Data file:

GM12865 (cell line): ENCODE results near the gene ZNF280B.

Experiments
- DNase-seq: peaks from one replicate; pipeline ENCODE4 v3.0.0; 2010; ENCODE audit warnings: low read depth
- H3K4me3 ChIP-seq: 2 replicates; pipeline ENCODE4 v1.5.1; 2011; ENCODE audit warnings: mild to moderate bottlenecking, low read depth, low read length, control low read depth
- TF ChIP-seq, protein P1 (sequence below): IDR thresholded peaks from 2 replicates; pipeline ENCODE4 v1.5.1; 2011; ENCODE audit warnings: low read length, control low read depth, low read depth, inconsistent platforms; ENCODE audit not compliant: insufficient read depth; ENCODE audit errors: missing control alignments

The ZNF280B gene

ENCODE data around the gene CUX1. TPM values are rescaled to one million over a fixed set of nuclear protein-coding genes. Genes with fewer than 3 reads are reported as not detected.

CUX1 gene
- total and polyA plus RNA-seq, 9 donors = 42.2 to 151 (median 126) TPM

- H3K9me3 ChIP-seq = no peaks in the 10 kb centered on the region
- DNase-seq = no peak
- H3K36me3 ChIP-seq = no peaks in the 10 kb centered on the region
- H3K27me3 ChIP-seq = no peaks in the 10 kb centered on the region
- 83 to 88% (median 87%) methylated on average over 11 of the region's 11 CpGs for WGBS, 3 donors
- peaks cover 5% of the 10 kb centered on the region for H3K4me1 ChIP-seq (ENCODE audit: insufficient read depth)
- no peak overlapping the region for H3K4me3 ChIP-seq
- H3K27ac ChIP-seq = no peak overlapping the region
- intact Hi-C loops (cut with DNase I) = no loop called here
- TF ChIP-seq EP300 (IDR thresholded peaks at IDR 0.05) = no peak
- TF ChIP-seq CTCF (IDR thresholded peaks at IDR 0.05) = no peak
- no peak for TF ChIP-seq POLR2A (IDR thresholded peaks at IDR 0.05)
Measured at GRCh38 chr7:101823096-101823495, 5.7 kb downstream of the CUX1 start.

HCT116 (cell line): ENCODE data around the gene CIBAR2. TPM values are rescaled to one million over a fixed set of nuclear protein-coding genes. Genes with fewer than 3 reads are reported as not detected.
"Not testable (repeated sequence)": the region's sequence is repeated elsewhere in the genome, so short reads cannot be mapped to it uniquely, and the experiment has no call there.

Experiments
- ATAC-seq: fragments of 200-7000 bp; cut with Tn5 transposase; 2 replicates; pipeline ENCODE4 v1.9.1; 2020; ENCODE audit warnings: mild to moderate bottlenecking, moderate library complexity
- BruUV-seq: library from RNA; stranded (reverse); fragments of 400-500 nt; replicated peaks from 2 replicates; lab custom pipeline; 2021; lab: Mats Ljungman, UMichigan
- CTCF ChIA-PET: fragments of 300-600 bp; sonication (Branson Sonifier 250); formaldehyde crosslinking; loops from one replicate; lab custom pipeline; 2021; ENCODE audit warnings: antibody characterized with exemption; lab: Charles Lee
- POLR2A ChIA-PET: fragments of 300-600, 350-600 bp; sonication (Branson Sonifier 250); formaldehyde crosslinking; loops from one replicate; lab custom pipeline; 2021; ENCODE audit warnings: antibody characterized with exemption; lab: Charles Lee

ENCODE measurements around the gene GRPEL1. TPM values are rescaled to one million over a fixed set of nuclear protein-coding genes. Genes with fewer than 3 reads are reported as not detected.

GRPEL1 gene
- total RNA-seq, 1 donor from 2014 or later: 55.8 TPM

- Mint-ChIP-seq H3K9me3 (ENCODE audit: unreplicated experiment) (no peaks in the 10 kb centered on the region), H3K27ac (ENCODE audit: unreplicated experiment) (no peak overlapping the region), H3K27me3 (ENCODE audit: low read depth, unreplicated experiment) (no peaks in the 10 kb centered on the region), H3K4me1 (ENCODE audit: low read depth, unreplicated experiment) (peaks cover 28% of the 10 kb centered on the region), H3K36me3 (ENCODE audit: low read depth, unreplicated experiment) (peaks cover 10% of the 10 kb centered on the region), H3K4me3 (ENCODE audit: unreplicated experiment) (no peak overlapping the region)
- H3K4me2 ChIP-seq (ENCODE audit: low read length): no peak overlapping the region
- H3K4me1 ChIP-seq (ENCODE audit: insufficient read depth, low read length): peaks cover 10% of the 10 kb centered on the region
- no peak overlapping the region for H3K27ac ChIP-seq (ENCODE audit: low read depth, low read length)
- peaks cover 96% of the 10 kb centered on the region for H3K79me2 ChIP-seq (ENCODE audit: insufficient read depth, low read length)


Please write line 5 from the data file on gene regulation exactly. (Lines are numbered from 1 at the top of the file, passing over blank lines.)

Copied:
- TF ChIP-seq, protein P1 (sequence below): IDR thresholded peaks from 2 replicates; pipeline ENCODE4 v1.5.1; 2011; ENCODE audit warnings: low read length, control low read depth, low read depth, inconsistent platforms; ENCODE audit not compliant: insufficient read depth; ENCODE audit errors: missing control alignments